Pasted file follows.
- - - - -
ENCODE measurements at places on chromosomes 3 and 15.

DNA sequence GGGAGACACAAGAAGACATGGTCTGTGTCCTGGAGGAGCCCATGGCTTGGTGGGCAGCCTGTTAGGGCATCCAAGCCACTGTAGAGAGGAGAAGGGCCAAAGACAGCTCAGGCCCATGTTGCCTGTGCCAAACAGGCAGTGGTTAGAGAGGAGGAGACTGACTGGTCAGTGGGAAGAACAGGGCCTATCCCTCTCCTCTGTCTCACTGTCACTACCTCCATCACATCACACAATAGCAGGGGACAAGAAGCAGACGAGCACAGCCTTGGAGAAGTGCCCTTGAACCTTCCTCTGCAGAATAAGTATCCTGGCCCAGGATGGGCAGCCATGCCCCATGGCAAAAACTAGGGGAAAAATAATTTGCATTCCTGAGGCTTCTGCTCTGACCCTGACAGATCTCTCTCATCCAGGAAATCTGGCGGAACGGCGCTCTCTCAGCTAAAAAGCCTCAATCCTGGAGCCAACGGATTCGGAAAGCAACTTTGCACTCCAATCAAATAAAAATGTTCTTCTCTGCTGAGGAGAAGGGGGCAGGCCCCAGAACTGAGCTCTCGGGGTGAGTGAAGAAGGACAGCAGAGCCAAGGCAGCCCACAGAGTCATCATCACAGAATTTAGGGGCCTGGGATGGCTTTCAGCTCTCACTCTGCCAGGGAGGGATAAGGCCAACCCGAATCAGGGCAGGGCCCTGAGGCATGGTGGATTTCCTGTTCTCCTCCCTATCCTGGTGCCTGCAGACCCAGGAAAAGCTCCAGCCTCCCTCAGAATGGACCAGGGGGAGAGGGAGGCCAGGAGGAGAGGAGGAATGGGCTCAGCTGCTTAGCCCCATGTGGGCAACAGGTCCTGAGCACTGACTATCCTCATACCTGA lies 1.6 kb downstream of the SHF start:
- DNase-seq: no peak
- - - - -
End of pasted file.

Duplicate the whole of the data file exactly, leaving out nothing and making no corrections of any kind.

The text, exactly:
ENCODE measurements at places on chromosomes 3 and 15.

DNA sequence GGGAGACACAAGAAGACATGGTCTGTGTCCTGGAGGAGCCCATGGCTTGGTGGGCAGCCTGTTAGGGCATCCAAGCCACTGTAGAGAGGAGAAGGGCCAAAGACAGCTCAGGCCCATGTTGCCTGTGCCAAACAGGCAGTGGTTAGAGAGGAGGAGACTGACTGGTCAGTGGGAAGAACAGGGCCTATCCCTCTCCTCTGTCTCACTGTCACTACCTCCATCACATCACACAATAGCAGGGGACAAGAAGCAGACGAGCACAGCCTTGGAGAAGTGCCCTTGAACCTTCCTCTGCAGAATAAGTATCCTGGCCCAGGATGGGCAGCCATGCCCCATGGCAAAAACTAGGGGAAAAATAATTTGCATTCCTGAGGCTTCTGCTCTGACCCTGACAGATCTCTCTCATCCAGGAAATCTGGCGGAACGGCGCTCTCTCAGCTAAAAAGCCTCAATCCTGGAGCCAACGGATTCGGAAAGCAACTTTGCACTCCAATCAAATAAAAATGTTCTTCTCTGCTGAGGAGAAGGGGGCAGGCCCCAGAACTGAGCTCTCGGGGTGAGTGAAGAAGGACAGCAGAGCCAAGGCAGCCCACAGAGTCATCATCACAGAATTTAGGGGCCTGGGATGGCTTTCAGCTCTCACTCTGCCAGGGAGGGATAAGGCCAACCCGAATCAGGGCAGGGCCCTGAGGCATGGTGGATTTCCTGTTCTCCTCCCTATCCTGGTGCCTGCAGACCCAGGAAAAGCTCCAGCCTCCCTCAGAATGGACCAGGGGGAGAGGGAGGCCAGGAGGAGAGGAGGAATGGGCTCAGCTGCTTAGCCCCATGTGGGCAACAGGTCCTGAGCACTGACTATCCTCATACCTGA lies 1.6 kb downstream of the SHF start:
- DNase-seq: no peak